3,000-year-old human skeleton found in Romanian archaeological site
A 3,000-year-old human skeleton was recently discovered at an archaeological excavation site in the village of Drăguşeni, Botoşani county.
The skeleton dates back to the beginning of the Bronze Age and to the Yamnaya culture, and was identified after exploring a large tumulus in Drăguşeni, according to Adela Kovacs, the head of the archaeology section of the Botoşani County Museum.
“The research in Drăguşeni focused on several periods and multiple sites. We carried out surface research in the area starting in 2018. During a field visit with colleagues from the Institute of Archaeology in Iași, we identified the remains of two large, flattened tumuli, burial monuments, that were becoming increasingly damaged due to agriculture, and we recently decided to study them.
We primarily focused on recovering scientific information and documenting the remains, and so far we have identified only one skeleton.
The skeleton dates back to the beginning of the Bronze Age and the Yamnaya culture, which is not well known in Botoșani county,” Adela Kovacs told Agerpres.
The digging in Drăguşeni was carried out by a team composed of archaeologists from the Botoșani County Museum, in partnership with archaeologists and anthropologists from the Archaeological Institute of Iași, as well the University of Opava and the Silesian Museum in the Czech Republic.
Specialists say that the skeleton “provides very valuable information with regards to the funerary rituals practiced at that time,” and note that “the skeleton bears traces of red ochre, a substance that was placed on the deceased, in the head and in the leg areas, to emphasize a ritual related to rebirth, blood, and the afterlife.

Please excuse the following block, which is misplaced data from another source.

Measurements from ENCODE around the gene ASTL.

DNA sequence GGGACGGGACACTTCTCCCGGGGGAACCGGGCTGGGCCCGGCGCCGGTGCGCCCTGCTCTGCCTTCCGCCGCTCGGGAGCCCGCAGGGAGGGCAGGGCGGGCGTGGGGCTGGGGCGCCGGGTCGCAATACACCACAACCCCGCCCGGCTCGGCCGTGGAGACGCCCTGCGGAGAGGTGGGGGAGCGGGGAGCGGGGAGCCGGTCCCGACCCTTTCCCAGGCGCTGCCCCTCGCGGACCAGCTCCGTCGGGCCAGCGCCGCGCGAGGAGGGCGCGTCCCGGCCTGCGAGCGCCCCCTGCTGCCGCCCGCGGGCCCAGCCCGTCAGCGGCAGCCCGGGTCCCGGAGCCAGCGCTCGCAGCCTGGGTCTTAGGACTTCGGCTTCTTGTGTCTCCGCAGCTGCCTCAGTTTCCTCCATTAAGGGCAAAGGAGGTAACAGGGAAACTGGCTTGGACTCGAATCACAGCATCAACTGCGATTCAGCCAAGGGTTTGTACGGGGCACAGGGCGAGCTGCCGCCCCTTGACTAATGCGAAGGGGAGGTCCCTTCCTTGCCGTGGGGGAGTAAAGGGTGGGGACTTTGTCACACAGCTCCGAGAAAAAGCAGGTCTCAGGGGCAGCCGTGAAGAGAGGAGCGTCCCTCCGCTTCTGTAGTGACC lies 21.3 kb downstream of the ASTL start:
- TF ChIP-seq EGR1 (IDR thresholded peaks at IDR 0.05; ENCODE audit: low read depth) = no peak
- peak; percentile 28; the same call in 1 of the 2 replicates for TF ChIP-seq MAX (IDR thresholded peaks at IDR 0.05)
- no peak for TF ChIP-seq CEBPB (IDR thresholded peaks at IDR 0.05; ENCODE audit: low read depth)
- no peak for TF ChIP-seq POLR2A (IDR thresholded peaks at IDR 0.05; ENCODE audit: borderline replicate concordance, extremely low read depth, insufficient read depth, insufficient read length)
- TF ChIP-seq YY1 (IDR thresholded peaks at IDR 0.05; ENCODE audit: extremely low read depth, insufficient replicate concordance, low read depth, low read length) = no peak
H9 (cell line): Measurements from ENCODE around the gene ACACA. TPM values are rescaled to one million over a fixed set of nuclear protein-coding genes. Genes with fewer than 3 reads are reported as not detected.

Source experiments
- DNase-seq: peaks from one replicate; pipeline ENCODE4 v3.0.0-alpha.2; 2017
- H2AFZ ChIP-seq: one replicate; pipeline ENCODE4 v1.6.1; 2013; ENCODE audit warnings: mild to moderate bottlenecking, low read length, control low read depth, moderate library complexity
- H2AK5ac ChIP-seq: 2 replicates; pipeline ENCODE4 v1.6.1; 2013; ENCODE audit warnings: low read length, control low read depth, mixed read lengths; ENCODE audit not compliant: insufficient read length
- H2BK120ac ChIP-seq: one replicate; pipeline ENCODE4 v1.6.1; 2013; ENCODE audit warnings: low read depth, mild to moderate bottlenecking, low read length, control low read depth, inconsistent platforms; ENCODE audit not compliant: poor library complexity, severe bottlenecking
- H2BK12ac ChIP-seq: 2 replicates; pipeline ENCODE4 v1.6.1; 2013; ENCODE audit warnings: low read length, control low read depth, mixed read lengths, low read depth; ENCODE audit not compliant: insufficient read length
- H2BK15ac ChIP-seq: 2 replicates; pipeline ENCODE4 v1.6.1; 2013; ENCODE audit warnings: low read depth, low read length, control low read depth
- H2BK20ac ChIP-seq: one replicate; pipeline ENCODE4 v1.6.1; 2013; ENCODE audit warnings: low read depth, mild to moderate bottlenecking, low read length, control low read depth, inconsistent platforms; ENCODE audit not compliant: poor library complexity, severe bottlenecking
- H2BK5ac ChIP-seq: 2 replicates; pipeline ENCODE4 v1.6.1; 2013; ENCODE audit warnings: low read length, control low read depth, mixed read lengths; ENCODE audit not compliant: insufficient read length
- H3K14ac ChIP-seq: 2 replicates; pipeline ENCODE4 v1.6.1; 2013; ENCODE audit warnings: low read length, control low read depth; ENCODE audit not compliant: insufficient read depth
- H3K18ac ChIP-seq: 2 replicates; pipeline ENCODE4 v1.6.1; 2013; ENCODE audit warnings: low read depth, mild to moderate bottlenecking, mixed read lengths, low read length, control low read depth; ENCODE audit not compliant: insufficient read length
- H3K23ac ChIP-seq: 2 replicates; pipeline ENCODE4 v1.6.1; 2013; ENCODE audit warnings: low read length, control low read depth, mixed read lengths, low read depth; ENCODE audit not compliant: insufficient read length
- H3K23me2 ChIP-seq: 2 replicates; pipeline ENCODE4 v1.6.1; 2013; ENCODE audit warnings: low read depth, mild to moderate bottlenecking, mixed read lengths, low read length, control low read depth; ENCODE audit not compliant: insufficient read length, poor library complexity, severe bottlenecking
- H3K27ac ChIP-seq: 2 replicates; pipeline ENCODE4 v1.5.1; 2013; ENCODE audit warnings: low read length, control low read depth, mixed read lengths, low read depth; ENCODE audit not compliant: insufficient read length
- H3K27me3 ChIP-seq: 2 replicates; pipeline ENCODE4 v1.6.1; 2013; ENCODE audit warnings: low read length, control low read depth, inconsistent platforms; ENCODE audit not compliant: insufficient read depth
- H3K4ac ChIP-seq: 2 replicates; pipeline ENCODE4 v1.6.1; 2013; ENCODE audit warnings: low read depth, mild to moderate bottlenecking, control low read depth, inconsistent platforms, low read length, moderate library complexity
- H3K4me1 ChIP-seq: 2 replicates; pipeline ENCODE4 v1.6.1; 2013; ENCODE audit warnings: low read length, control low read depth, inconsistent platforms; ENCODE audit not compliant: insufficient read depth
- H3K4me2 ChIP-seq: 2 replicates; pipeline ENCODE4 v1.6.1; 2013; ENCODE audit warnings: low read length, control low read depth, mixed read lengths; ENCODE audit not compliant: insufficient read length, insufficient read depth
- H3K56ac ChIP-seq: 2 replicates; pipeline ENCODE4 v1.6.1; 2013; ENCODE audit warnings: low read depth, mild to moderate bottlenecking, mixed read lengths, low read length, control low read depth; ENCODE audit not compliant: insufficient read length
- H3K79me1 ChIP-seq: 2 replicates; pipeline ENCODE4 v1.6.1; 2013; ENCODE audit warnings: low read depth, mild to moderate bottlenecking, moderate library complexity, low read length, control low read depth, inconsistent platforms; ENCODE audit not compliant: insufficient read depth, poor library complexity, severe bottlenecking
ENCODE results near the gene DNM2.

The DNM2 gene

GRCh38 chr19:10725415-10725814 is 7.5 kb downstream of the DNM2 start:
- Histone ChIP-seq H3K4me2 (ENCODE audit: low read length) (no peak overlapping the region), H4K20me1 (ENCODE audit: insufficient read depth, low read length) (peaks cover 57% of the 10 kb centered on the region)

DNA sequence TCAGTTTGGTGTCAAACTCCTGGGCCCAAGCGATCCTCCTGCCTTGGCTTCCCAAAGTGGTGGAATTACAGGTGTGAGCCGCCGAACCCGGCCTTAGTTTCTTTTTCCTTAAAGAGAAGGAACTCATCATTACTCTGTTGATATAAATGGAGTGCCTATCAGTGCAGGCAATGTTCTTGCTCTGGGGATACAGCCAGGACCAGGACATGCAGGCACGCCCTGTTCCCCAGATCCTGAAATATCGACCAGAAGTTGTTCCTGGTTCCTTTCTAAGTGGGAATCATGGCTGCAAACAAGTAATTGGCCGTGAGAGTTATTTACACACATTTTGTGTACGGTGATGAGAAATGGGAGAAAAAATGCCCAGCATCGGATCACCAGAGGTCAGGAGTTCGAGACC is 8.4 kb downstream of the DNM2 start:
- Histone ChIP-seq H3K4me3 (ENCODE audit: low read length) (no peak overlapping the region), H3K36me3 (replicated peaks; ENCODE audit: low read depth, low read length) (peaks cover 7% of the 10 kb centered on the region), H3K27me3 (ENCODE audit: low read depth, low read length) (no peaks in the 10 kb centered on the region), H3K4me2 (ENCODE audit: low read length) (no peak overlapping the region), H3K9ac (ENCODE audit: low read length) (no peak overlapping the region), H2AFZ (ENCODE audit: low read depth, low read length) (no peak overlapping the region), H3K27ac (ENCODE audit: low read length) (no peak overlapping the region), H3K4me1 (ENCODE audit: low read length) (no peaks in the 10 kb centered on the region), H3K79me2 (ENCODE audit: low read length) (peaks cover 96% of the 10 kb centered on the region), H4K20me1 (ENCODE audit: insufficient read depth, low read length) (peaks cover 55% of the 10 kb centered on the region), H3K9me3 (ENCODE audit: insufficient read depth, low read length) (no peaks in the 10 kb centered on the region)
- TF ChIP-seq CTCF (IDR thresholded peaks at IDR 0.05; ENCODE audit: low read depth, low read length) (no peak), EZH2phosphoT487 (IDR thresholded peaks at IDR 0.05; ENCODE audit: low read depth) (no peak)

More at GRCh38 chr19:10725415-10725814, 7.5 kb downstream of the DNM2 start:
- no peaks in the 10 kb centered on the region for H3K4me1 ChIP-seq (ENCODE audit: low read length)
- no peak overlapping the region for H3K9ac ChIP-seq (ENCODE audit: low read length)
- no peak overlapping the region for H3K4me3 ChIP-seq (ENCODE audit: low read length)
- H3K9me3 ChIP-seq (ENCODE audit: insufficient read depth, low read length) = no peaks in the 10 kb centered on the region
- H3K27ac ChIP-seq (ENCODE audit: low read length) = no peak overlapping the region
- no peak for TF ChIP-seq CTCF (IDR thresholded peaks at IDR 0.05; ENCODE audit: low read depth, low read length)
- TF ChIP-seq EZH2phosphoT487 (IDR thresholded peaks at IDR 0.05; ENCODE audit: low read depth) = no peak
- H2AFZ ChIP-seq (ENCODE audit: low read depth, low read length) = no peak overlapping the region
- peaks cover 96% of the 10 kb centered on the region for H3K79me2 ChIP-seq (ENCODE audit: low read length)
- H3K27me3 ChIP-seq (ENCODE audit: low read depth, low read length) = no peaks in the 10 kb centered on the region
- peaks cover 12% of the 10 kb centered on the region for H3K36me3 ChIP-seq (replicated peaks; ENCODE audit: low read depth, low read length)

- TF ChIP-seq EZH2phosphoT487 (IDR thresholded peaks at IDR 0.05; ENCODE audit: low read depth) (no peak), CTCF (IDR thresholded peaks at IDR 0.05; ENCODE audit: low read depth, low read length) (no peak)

“The body’s position is curled. Initially, it was placed on its back, with the knees brought to the chest, suggesting a fetal position. This baby position represents the return to earth through a future birth,” ” said the head of the archaeology section of the Botoșani County Museum.
According to Kovacs, the entire Botoșani county has numerous tumuli. “The Drăgușeni area in particular was preferred by certain prehistoric communities when it came to burying those who were their leaders, probably, because these tumuli are funerary prestige elements.
The fact that a certain community dug the grave and built these tombs and covered them with actual artificial hills probably signaled to other populations the fact that those buried were top leaders or important people of the community,” she explained.
The skeleton was dug out, lifted, and transferred to Iași, where, following an analysis, anthropologists will determine its exact age, sex, diet, or other anthropological elements.